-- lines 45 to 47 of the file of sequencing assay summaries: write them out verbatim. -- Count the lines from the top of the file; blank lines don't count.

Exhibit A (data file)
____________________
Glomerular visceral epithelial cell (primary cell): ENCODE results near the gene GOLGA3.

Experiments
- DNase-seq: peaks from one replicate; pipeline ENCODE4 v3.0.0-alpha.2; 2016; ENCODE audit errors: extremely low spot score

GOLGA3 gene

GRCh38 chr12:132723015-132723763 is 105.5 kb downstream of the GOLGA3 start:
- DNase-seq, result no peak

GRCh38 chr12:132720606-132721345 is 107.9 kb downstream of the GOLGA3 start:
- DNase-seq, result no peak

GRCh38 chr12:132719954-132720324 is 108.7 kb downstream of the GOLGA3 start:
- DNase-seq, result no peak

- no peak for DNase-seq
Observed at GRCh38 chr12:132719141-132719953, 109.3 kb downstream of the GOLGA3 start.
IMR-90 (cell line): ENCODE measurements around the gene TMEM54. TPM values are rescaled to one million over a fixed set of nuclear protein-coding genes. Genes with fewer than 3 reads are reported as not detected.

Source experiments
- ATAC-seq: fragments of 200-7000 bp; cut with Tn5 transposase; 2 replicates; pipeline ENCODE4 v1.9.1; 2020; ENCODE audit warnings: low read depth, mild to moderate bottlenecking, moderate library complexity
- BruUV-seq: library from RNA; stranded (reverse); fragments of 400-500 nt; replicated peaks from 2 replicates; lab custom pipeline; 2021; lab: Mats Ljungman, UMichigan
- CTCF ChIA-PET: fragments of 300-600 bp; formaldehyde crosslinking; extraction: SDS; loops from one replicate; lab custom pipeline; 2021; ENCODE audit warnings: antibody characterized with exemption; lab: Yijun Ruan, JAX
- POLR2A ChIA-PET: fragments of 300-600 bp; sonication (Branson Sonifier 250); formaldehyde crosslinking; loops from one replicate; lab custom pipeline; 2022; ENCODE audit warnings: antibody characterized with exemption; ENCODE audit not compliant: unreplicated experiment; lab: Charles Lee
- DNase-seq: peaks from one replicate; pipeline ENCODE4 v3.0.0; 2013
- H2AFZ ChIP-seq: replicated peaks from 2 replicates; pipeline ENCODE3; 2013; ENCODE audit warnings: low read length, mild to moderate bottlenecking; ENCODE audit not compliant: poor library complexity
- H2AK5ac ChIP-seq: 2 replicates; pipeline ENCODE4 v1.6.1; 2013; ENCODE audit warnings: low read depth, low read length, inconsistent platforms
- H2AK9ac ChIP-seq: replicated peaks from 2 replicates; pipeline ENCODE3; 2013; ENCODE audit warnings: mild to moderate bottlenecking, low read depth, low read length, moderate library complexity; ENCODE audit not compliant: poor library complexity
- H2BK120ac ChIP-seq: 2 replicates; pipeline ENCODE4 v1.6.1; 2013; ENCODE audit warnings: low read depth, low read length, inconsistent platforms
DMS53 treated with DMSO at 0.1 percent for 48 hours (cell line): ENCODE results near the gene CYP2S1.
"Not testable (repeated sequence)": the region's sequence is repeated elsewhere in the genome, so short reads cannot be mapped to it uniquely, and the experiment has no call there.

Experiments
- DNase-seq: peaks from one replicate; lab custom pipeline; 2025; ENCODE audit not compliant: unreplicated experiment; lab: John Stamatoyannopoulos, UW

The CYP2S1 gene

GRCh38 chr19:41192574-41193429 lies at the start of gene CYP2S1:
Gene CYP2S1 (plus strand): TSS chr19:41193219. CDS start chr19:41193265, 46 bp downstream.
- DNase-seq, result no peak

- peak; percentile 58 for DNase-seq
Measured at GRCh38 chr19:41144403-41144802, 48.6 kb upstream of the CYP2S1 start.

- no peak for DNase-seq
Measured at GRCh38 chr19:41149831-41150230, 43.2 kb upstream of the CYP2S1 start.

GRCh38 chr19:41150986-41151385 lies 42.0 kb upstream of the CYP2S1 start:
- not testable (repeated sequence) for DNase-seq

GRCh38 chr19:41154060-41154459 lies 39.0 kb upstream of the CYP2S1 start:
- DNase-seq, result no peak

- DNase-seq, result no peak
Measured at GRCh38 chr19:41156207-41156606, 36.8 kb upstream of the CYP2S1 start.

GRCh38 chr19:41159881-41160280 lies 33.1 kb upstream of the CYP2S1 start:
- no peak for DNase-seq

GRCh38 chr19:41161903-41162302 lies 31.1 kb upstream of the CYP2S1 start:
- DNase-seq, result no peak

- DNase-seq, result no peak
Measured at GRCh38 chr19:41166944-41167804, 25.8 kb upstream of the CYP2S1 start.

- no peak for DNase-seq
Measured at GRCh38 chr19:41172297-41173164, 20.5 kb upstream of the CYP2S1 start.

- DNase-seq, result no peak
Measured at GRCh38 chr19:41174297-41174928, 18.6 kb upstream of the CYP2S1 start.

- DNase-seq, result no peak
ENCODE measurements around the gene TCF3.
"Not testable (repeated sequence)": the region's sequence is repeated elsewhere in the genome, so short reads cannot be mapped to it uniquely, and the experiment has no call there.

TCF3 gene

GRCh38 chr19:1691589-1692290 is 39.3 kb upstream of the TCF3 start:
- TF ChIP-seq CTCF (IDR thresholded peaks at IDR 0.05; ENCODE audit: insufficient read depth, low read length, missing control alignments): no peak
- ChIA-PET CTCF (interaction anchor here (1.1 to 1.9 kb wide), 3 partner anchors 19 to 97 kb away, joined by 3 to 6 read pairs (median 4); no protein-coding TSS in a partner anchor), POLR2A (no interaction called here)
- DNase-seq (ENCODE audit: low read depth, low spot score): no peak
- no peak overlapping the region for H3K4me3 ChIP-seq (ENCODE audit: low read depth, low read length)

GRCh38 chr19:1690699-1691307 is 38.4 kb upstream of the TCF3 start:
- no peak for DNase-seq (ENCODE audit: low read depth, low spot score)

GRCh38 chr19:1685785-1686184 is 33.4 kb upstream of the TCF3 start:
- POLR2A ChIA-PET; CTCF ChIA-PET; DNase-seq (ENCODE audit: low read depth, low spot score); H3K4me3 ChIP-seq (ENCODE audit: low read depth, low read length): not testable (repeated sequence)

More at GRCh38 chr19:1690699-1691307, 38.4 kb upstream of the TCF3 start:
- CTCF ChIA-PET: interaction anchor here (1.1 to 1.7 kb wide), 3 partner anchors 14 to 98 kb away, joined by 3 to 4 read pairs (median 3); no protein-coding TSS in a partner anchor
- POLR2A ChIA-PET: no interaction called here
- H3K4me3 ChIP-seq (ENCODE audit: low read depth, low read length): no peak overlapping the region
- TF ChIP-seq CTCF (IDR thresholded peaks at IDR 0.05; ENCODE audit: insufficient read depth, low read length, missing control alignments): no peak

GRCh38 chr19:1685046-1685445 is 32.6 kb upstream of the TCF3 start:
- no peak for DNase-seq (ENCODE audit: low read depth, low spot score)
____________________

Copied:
- DNase-seq, result no peak

- DNase-seq, result no peak
Measured at GRCh38 chr19:41166944-41167804, 25.8 kb upstream of the CYP2S1 start.